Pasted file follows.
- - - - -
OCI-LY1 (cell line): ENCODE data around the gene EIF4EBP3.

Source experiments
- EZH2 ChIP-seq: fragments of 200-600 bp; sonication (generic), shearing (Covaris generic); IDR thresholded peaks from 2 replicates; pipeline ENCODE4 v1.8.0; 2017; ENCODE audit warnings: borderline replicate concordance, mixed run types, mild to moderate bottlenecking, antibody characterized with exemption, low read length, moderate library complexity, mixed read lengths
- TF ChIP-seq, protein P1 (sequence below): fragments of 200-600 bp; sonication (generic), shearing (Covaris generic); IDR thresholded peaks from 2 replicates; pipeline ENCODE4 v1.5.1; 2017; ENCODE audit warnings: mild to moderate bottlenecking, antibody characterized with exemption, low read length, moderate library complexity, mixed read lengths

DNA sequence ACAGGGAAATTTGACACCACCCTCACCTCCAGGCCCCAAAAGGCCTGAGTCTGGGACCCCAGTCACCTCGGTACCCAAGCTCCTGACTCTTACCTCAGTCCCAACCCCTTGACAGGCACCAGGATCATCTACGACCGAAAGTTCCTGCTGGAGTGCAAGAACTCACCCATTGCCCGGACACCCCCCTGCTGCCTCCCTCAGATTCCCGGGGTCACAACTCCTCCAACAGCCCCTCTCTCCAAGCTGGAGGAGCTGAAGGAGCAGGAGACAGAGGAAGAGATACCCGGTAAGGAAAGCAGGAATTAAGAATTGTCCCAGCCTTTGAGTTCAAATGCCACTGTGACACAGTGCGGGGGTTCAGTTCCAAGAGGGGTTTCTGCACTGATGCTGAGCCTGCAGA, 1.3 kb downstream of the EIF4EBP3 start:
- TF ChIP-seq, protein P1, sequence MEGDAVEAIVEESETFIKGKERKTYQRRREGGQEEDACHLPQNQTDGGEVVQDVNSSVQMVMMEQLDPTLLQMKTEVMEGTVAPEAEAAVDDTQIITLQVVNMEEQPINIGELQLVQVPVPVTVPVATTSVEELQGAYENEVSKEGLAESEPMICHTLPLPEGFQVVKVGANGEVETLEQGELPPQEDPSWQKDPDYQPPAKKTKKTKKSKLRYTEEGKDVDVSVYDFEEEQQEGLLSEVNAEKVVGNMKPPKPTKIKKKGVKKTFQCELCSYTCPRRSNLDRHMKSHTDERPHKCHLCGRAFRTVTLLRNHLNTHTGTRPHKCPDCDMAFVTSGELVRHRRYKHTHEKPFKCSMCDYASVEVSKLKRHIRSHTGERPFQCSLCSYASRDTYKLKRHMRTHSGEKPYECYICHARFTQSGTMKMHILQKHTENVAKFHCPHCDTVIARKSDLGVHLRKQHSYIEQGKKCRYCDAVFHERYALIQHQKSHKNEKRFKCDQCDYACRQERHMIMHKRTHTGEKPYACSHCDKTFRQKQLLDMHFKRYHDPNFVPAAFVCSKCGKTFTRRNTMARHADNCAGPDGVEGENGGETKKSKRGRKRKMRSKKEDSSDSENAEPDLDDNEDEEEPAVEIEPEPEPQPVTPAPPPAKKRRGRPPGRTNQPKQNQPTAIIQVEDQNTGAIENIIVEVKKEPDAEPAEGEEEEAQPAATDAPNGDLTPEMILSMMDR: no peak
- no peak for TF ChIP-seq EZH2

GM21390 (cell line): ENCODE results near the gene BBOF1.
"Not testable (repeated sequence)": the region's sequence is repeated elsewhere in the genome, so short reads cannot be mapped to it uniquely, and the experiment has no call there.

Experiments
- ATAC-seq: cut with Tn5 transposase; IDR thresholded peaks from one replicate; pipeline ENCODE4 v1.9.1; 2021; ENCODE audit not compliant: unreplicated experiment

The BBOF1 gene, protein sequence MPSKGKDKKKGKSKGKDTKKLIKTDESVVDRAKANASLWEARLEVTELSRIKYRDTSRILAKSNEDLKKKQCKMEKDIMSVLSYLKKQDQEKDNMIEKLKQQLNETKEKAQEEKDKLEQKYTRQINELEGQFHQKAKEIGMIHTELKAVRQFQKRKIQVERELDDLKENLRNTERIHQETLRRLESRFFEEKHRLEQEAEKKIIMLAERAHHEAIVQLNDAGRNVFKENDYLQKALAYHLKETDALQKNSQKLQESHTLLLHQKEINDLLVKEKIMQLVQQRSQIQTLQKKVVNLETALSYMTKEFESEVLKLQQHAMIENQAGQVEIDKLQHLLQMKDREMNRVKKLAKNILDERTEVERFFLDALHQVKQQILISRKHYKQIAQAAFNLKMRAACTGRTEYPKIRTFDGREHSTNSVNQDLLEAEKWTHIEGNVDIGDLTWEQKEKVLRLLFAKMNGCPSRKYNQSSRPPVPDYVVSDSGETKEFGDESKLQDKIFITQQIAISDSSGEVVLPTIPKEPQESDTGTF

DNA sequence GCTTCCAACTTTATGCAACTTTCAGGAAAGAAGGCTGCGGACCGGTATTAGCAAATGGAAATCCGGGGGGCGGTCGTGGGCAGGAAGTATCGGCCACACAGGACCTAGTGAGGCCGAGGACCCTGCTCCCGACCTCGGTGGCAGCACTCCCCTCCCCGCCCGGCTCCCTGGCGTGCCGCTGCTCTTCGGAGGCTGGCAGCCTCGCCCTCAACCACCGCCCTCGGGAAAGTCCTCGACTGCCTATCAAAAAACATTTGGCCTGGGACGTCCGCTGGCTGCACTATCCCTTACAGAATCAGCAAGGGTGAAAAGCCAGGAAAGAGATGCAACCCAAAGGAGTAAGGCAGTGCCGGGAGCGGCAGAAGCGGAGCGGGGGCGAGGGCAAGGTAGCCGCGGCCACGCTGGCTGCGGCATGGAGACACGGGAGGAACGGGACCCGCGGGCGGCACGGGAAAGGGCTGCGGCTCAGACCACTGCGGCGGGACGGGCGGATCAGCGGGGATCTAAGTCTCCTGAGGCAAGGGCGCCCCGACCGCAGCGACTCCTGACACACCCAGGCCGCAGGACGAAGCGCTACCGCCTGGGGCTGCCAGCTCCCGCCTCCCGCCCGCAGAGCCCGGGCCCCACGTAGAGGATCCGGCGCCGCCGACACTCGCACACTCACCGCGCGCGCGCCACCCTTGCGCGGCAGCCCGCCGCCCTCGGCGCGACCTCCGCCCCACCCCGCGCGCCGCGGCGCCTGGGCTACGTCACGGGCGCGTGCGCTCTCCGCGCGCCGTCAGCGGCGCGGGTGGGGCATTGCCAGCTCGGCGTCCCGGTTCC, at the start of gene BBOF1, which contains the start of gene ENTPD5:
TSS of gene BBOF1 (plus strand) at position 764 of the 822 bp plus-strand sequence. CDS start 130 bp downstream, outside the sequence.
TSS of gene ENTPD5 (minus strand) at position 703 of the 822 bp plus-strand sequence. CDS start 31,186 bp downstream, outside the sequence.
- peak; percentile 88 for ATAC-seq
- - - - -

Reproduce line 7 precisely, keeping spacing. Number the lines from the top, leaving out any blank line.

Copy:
- no peak for TF ChIP-seq EZH2